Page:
Lately I am reading and learning more about The Dust Bowl, the severe dust storms of the 1930’s. I had a general idea about these dust storms, but was really quite clueless (I discovered) about their extent, severity, and cause. PBS had a special about them (available to watch free if you have Amazon prime): Ken Burns: The Dust Bowl. It is well done. My husband, who normally isn’t a big fan of documentaries, was pulled right into it.
I also read The Grapes of Wrath by Steinbeck, as well as the less known book Whose Names are Unknown by Sanora Babb. Both are fiction but based on the truths of this time period. Briefly, I was taken aback by all the profanity in The Grapes of Wrath. If it wasn’t for the fact that this was, well, such a classic book I would not have kept reading it. Babb’s book also follows a family as they migrate to California, but her writing style is different than Steinbeck. (And only ONE use of profanity compared to DOZENS.) Babb actually worked among these displaced people as a social worker, so her book, while fiction, is based on her real life experiences and observations.
Of interest to the writers/readers out there, Babb’s book was moving towards being published when Steinbeck’s book came out and literally eclipsed it. Babb’s publisher said that the market could not handle 2 books on the same issue at once, and would not publish it. (I’d say the book market has changed a lot since then!) Finally, in 2004, University of Oklahoma Press published Babb’s book! Yeah! Learn more about this over at The Smithsonian: The Forgotten Dust Bowl Novel That Rivaled “The Grapes of Wrath.”
Our nation has a long history of prejudice, of all types, and fear of unknown peoples. When many from the Great Plain states (Oklahoma, Kansas, etc) migrated to California – it created a “border” issue. Many in California were not welcoming to the “oakies”, as they were called, the refugees fleeing the ecological disaster in the Great Plain states. Various things were done, legal and illegal, to keep them out or make their lives difficult in California. The injustices disturbed me. I was surprised to learn about this in the PBS documentary and in the books by Steinbeck and Babb.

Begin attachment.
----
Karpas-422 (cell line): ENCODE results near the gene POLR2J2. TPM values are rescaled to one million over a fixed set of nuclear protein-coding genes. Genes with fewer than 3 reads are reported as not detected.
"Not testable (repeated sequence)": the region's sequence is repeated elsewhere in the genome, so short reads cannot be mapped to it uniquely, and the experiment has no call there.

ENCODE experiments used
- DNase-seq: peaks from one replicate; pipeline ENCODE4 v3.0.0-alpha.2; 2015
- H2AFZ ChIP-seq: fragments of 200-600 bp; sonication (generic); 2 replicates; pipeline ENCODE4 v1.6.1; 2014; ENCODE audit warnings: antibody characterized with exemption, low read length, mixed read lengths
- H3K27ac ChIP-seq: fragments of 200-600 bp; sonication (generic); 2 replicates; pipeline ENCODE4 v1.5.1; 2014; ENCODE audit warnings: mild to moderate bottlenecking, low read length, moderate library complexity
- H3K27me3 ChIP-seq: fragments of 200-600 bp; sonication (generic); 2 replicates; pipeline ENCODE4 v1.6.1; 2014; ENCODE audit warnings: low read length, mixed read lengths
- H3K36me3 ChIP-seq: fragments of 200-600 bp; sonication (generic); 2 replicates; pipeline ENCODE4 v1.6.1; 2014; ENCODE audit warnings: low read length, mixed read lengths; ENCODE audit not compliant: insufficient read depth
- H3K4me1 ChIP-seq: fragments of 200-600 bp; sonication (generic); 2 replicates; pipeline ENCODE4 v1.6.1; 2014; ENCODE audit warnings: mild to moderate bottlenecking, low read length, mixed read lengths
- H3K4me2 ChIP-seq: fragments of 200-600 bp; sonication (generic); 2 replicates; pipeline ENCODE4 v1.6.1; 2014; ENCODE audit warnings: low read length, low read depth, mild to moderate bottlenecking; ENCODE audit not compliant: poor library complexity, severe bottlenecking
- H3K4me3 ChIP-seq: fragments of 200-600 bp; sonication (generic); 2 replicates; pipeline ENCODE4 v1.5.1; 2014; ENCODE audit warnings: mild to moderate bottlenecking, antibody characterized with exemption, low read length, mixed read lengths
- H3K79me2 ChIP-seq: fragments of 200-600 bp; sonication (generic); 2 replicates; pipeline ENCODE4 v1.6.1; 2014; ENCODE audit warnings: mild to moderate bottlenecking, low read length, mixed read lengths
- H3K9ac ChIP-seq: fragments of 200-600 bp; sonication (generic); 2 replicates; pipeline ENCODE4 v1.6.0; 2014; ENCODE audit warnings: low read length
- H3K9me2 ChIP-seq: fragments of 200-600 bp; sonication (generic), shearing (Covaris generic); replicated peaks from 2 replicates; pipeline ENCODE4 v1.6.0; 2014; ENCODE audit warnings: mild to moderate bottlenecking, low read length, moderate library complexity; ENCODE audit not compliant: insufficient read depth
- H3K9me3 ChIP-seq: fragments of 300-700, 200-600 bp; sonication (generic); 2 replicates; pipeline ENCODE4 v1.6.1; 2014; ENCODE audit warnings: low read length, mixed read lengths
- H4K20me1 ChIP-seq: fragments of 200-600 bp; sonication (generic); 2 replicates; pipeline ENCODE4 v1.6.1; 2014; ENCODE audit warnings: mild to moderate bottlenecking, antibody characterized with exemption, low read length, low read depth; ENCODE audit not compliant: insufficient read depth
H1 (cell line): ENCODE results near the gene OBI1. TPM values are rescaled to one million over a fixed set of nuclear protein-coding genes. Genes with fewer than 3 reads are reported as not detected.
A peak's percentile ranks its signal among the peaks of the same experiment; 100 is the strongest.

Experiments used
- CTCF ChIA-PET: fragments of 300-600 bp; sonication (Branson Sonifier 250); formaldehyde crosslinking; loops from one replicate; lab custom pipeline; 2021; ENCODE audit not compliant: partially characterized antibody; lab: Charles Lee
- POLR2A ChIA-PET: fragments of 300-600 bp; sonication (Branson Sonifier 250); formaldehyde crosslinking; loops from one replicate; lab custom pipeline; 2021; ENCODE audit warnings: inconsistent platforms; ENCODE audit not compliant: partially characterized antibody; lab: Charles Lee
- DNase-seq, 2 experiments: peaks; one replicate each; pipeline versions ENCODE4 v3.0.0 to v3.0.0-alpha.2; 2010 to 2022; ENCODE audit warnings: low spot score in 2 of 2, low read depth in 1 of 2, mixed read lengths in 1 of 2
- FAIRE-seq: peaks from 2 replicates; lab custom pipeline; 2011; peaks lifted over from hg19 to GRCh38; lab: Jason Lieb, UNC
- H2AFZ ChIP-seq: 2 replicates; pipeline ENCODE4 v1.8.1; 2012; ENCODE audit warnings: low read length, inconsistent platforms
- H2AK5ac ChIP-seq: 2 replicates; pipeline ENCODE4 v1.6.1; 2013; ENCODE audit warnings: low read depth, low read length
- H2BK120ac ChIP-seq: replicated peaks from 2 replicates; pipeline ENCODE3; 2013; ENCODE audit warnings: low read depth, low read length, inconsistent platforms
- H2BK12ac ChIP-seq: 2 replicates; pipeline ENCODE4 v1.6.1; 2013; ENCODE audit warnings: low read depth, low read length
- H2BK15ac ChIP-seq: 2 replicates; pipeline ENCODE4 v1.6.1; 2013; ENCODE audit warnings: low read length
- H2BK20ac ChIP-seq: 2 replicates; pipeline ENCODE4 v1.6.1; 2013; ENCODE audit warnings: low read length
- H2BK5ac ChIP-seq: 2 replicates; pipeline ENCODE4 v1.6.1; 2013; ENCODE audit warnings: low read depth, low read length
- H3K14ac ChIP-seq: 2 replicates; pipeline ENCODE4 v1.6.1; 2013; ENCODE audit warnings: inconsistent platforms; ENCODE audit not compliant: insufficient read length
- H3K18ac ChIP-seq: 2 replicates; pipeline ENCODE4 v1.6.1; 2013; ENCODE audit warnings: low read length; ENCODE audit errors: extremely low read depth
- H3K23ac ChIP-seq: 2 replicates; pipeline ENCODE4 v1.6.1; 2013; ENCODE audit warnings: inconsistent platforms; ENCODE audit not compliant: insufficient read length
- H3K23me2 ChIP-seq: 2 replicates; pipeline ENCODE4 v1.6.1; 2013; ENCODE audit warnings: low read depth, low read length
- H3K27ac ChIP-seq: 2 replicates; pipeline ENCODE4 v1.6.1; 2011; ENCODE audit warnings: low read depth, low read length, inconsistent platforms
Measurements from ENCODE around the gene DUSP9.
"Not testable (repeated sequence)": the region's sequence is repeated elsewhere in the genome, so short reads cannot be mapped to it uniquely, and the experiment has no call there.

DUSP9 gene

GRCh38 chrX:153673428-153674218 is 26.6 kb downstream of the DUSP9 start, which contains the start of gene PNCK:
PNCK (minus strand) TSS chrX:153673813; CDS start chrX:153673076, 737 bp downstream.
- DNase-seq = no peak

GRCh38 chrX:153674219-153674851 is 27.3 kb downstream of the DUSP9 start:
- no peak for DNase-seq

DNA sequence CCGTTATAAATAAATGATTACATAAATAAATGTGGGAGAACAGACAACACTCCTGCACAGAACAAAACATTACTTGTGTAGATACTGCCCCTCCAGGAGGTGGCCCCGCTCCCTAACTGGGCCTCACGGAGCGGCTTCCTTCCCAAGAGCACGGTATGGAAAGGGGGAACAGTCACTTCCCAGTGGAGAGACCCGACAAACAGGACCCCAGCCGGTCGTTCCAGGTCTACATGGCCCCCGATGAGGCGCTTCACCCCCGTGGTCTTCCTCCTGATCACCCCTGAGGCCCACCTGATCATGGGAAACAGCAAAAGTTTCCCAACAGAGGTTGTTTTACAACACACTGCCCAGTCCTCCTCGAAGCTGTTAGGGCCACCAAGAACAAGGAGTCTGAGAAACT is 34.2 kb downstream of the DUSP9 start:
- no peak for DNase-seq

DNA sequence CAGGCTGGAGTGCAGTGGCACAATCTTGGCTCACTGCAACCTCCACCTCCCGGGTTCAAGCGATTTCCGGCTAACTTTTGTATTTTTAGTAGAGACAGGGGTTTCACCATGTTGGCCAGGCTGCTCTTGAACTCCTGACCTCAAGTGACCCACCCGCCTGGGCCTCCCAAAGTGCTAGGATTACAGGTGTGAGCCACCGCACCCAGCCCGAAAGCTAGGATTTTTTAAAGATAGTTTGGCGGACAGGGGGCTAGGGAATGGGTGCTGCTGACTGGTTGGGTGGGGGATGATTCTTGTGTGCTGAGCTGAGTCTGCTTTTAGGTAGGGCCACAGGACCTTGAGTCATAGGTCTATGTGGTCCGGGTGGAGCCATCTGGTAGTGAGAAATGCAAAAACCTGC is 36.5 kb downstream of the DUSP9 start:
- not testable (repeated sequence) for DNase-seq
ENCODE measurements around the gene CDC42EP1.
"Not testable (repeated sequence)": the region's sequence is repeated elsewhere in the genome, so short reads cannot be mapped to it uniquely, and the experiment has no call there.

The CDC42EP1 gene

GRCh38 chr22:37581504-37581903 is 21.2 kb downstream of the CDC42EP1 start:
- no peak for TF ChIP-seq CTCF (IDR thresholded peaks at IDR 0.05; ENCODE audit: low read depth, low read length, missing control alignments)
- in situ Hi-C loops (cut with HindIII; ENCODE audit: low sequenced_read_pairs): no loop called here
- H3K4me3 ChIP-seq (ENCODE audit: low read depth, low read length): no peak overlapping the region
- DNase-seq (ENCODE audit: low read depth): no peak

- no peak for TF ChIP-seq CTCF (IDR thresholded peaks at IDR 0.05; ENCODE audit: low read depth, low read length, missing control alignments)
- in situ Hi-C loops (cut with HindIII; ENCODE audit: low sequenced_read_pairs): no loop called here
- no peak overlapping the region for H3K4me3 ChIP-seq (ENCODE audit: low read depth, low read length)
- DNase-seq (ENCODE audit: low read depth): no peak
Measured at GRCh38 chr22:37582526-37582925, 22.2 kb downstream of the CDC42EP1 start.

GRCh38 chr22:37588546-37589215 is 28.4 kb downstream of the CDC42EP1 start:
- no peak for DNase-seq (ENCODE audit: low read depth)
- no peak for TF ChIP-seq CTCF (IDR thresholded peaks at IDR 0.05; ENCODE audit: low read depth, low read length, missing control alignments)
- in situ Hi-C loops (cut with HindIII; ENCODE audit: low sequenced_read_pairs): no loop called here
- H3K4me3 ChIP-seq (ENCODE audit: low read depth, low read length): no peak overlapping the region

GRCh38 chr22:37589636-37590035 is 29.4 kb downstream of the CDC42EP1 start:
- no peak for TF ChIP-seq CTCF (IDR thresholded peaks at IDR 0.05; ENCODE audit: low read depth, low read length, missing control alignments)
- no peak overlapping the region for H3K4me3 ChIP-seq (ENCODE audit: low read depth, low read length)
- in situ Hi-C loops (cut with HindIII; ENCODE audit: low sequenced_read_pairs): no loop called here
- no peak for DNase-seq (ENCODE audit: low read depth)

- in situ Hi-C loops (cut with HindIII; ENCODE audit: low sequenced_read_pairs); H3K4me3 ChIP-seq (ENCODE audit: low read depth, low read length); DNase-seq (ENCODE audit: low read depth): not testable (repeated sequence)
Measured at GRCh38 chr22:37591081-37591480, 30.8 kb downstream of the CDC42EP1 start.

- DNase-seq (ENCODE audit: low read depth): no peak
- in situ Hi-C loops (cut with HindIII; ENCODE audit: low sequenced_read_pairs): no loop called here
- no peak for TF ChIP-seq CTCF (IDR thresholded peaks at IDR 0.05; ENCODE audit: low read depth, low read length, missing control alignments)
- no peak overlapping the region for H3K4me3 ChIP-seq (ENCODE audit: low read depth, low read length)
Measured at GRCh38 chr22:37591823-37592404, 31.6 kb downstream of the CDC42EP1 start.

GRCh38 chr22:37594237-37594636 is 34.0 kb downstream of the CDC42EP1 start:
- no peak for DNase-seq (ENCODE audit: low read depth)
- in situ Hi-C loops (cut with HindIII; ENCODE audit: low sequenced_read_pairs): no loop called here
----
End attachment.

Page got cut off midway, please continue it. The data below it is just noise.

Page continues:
I guess what surprised me is that this prejudice and mistreatment was against fellow Americans of the same skin color and religion. (More typically I think of prejudice being directed towards those more overtly different in background.)
I was also surprised at various measures taken at the California border to keep the “oakies” out. (This type of thing is more what I would expect at borders between certain countries, not between US states.)
On a related note, earlier this year I reviewed 2 books related to racism:
- Slavery by Another Name, The Re-enslavement of Black Americans from the Civil War to WW II by Douglas A. Blackmon (Pulitzer Prize winner) -and-
- America’s Original Sin: Racism, White Privilege, and the Bridge to a New America by Jim Wallis. My review of both books is here.
I recently preached a sermon on Ephesians 2:11-22, and I consider racism and prejudice. Listen or read the transcript here: Peace is a Person. Reconciliation with God and others through Christ. Since we as Christians have been reconciled to God, we need to be agents of reconciliation in this world – bringing people together, tearing down walls, and pointing people to the cross of Christ as the only source of hope and peace. I quote a commentary that said: “The cross is God’s answer to racial discrimination, segregation, anti-Semitism, bigotry, and every form of strife between men.”
Too many Christians are failing here, and we all need to prayerfully consider our prejudices and prayerfully consider the implications of our reconciliation with God.
I know “real life” is complex but this is a place to begin.